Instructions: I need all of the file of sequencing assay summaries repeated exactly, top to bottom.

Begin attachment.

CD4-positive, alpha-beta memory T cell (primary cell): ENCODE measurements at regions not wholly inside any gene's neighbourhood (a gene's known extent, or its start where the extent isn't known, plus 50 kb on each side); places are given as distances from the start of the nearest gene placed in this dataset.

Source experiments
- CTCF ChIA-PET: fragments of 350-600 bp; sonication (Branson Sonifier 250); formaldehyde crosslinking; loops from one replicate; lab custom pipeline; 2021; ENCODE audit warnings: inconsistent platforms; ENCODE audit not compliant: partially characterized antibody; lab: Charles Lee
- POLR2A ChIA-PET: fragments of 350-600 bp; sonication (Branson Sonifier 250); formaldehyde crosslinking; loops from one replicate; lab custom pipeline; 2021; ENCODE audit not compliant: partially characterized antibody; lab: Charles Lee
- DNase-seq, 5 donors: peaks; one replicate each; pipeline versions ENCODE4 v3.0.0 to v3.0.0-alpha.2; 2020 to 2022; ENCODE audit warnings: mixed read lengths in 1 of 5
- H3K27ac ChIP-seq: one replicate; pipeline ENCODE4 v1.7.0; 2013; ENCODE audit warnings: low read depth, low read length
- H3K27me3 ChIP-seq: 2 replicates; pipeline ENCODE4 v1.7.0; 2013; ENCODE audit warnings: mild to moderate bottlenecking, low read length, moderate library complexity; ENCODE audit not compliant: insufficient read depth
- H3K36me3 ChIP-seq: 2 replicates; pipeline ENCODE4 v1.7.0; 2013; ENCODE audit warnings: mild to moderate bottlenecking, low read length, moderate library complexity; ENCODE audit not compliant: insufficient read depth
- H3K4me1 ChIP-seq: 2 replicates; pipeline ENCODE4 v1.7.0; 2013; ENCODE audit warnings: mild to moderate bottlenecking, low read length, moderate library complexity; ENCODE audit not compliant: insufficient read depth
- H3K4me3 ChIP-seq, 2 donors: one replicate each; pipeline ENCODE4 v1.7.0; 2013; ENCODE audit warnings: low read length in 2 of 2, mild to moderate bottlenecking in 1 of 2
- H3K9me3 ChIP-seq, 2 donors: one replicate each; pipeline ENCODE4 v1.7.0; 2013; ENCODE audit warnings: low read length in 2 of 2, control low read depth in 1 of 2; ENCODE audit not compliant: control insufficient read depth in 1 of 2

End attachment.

CD4-positive, alpha-beta memory T cell (primary cell): ENCODE measurements at regions not wholly inside any gene's neighbourhood (a gene's known extent, or its start where the extent isn't known, plus 50 kb on each side); places are given as distances from the start of the nearest gene placed in this dataset.

Source experiments
- CTCF ChIA-PET: fragments of 350-600 bp; sonication (Branson Sonifier 250); formaldehyde crosslinking; loops from one replicate; lab custom pipeline; 2021; ENCODE audit warnings: inconsistent platforms; ENCODE audit not compliant: partially characterized antibody; lab: Charles Lee
- POLR2A ChIA-PET: fragments of 350-600 bp; sonication (Branson Sonifier 250); formaldehyde crosslinking; loops from one replicate; lab custom pipeline; 2021; ENCODE audit not compliant: partially characterized antibody; lab: Charles Lee
- DNase-seq, 5 donors: peaks; one replicate each; pipeline versions ENCODE4 v3.0.0 to v3.0.0-alpha.2; 2020 to 2022; ENCODE audit warnings: mixed read lengths in 1 of 5
- H3K27ac ChIP-seq: one replicate; pipeline ENCODE4 v1.7.0; 2013; ENCODE audit warnings: low read depth, low read length
- H3K27me3 ChIP-seq: 2 replicates; pipeline ENCODE4 v1.7.0; 2013; ENCODE audit warnings: mild to moderate bottlenecking, low read length, moderate library complexity; ENCODE audit not compliant: insufficient read depth
- H3K36me3 ChIP-seq: 2 replicates; pipeline ENCODE4 v1.7.0; 2013; ENCODE audit warnings: mild to moderate bottlenecking, low read length, moderate library complexity; ENCODE audit not compliant: insufficient read depth
- H3K4me1 ChIP-seq: 2 replicates; pipeline ENCODE4 v1.7.0; 2013; ENCODE audit warnings: mild to moderate bottlenecking, low read length, moderate library complexity; ENCODE audit not compliant: insufficient read depth
- H3K4me3 ChIP-seq, 2 donors: one replicate each; pipeline ENCODE4 v1.7.0; 2013; ENCODE audit warnings: low read length in 2 of 2, mild to moderate bottlenecking in 1 of 2
- H3K9me3 ChIP-seq, 2 donors: one replicate each; pipeline ENCODE4 v1.7.0; 2013; ENCODE audit warnings: low read length in 2 of 2, control low read depth in 1 of 2; ENCODE audit not compliant: control insufficient read depth in 1 of 2